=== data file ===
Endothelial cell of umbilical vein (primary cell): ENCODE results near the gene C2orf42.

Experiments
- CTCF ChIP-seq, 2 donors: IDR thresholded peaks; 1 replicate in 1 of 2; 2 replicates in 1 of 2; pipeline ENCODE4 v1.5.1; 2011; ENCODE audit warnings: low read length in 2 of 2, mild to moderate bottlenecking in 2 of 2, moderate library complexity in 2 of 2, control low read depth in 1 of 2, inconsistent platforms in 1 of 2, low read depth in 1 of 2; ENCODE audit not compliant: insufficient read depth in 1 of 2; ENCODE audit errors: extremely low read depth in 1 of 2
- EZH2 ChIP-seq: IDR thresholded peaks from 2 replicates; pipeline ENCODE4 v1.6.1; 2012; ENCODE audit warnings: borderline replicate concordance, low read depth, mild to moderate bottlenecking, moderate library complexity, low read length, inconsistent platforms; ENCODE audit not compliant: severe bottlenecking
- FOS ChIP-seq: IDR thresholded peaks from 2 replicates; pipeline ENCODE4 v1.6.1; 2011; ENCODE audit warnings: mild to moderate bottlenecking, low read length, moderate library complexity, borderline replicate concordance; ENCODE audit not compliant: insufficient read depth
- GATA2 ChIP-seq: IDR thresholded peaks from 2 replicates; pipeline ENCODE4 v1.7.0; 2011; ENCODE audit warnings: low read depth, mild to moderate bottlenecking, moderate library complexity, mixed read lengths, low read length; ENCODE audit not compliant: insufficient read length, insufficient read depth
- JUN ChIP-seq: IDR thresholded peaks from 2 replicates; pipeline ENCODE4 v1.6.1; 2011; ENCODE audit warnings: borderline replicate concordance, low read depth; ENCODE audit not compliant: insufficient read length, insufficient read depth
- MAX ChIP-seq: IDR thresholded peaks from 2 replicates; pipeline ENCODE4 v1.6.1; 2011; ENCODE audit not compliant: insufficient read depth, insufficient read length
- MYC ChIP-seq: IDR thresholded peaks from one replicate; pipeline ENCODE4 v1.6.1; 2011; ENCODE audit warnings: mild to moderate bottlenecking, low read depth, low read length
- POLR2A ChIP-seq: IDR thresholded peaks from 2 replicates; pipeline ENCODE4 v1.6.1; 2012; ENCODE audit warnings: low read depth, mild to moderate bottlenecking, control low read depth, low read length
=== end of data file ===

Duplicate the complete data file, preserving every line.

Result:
Endothelial cell of umbilical vein (primary cell): ENCODE results near the gene C2orf42.

Experiments
- CTCF ChIP-seq, 2 donors: IDR thresholded peaks; 1 replicate in 1 of 2; 2 replicates in 1 of 2; pipeline ENCODE4 v1.5.1; 2011; ENCODE audit warnings: low read length in 2 of 2, mild to moderate bottlenecking in 2 of 2, moderate library complexity in 2 of 2, control low read depth in 1 of 2, inconsistent platforms in 1 of 2, low read depth in 1 of 2; ENCODE audit not compliant: insufficient read depth in 1 of 2; ENCODE audit errors: extremely low read depth in 1 of 2
- EZH2 ChIP-seq: IDR thresholded peaks from 2 replicates; pipeline ENCODE4 v1.6.1; 2012; ENCODE audit warnings: borderline replicate concordance, low read depth, mild to moderate bottlenecking, moderate library complexity, low read length, inconsistent platforms; ENCODE audit not compliant: severe bottlenecking
- FOS ChIP-seq: IDR thresholded peaks from 2 replicates; pipeline ENCODE4 v1.6.1; 2011; ENCODE audit warnings: mild to moderate bottlenecking, low read length, moderate library complexity, borderline replicate concordance; ENCODE audit not compliant: insufficient read depth
- GATA2 ChIP-seq: IDR thresholded peaks from 2 replicates; pipeline ENCODE4 v1.7.0; 2011; ENCODE audit warnings: low read depth, mild to moderate bottlenecking, moderate library complexity, mixed read lengths, low read length; ENCODE audit not compliant: insufficient read length, insufficient read depth
- JUN ChIP-seq: IDR thresholded peaks from 2 replicates; pipeline ENCODE4 v1.6.1; 2011; ENCODE audit warnings: borderline replicate concordance, low read depth; ENCODE audit not compliant: insufficient read length, insufficient read depth
- MAX ChIP-seq: IDR thresholded peaks from 2 replicates; pipeline ENCODE4 v1.6.1; 2011; ENCODE audit not compliant: insufficient read depth, insufficient read length
- MYC ChIP-seq: IDR thresholded peaks from one replicate; pipeline ENCODE4 v1.6.1; 2011; ENCODE audit warnings: mild to moderate bottlenecking, low read depth, low read length
- POLR2A ChIP-seq: IDR thresholded peaks from 2 replicates; pipeline ENCODE4 v1.6.1; 2012; ENCODE audit warnings: low read depth, mild to moderate bottlenecking, control low read depth, low read length